Best Wineries
Three Sticks Winery exterior.

Three Sticks Winery in Sonoma

By Published On: March 19th, 2022

Interview with Ryan Prichard Three Sticks Winemaker

Three Sticks started in 2002 after Bill Price III (“Billy Three Sticks” was his nickname growing up – pointing out the three roman numerals after his name) bought the Durell Vineyard from Ed Durell.  

The winery started out small, making just a barrel or two of Pinot Noir and has slowly grown over the years. Three Sticks now owns additional Grand Cru vineyards throughout Sonoma County (Gap’s Crown, Walala, One Sky, William James and Alana Vineyards), creating one of the most exciting lineups of cool climate Pinot Noir and Chardonnay wines.  

We interview Ryan Prichard, Three Sticks Winemaker, to learn more.

What type of wine do you specialize in?

Ryan Prichard: We specialize in Pinot Noir and Chardonnay at Three Sticks Winery but also make small lots of Pinot Blanc, a Rhone Red wine called Casteñada Red (Syrah, Grenache, Marsanne, Roussanne, Grenache Blanc and Viognier), a Rhone White wine called Casteñada White (Grenache Blanc, Roussanne, Marsanne, Viognier).

Share a popular tasting experience at your winery.

Ryan Prichard: Our tasting experience at Three Sticks is like no other.

Our tastings are held right off the square in downtown Sonoma at our Vallejo-Casteñada Adobe home. The Adobe was originally built in 1842 by Salvador Vallejo, brother to General Mariano Vallejo, and has been lovingly restored as a Sonoma landmark.

Our tastings are intimate, sit-down experiences where our team will walk you through some of our wines and explain our vineyards and winemaking process. We want to share what we call “table fellowship” because we believe wine is meant to be shared and enjoyed across the table, creating lasting memories with the people you care about.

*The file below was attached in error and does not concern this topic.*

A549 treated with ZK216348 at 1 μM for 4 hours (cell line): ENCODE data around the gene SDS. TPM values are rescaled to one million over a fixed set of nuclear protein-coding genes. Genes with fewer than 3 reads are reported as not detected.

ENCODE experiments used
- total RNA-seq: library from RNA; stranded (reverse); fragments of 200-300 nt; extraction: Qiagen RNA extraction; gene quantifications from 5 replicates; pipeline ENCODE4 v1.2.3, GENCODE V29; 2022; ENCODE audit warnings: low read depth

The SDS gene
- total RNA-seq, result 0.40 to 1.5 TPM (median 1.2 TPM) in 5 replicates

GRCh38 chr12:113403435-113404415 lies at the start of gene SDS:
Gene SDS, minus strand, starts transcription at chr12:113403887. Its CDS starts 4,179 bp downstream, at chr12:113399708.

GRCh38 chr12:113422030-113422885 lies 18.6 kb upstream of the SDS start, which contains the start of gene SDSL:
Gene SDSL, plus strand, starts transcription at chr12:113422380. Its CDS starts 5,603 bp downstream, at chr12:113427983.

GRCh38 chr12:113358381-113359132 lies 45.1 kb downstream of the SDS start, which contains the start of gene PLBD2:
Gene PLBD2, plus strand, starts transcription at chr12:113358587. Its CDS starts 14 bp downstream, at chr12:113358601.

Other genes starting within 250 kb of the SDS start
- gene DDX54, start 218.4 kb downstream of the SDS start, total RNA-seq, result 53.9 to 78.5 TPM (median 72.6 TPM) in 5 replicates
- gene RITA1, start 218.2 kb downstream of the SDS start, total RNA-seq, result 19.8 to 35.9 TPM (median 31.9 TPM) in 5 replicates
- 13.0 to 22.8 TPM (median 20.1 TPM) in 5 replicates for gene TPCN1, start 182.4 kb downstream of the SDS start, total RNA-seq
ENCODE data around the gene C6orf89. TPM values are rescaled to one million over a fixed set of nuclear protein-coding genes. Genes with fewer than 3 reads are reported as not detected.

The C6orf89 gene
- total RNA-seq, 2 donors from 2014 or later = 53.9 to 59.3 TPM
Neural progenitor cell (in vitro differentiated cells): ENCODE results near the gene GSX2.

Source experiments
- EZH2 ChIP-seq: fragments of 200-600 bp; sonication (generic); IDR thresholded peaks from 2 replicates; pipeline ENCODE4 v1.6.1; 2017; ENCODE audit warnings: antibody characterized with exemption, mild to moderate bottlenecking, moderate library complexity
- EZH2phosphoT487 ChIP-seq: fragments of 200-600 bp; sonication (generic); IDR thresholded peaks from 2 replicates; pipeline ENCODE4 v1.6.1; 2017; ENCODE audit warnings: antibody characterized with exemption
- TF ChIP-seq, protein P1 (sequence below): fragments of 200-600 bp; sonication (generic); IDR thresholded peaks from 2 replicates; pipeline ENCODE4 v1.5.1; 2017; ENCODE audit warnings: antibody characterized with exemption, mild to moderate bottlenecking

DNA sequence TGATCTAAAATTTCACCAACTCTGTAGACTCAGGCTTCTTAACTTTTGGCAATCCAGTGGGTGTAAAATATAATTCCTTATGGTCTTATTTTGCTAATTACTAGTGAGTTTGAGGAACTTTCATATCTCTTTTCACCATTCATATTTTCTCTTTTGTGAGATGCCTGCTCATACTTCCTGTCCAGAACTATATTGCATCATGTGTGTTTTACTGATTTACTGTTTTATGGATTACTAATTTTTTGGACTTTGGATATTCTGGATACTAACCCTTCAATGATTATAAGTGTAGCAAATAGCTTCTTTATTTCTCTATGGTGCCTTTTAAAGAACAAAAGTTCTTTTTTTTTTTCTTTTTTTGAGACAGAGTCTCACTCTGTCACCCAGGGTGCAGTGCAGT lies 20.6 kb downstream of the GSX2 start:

Three Sticks Winery Food and Wine Pairing.
Three Sticks Winery Food and Wine Pairing.

What makes your wine unique?

Ryan Prichard: What makes our wines unique is taking the exceptional fruit from our world-class vineyards and marrying that fruit with a winemaking approach that focuses on highlighting those unique characteristics. We create wines with lively acidity and rich structure that are exceptional upon release but that will age and evolve for many years to come.

Three Sticks Winery William James Vineyard
Three Sticks Winery William James Vineyard

Favorite food and wine pairing?

Ryan Prichard: It is always tough to pick a favorite. Wines change with time, change with context, change with the season. My favorite wine on a hot sunny day and ceviche will vary from my favorite wine on a cold winter night with a hot bowl of soup. I will say this, though – It is hard to beat the Gap’s Crown Chardonnay when you have a freshly grilled halibut in front of you. And the Cuvee Eva Marie Pinot Noir and Armenian beef kebab will put a huge smile on your face…

What’s one thing you wish more people knew about your winery?

Ryan Prichard: I think that most everyone who has interacted with our team at Three Sticks knows that we are very serious about our vineyards and wines, very serious about caring for our customers and providing an unsurpassed tasting experience. All of that is true but we don’t take ourselves too seriously. We believe in enjoying wine for the experience of it – in belly laughs and table fellowship. Isn’t that what life is all about?

Three Sticks pinot blanc wine.
Three Sticks Wine.

What do you love about winemaking?  

Ryan Prichard: I love winemaking because it gives me a new puzzle to solve every year. Once that puzzle gets put together, it stays a physical being that starts off with a certain life and like our own, evolves with time. People all around the world are picking up a bottle of our creation, having conversations over glasses with our wines in them. Imagine what our wines have heard!  I love playing a small part in the lives of the people to open a bottle of our wine.

Three Sticks Winemaker Ryan Prichard.
Three Sticks Winemaker Ryan Prichard.

Describe your winemaking approach.  

Ryan Prichard: My goal is to showcase our vineyards and create wines that are exhilarating and age-worthy.  This requires an approach that focuses on doing the right things in the vineyard to grow fruit that has natural concentration, intensity, and aromatics.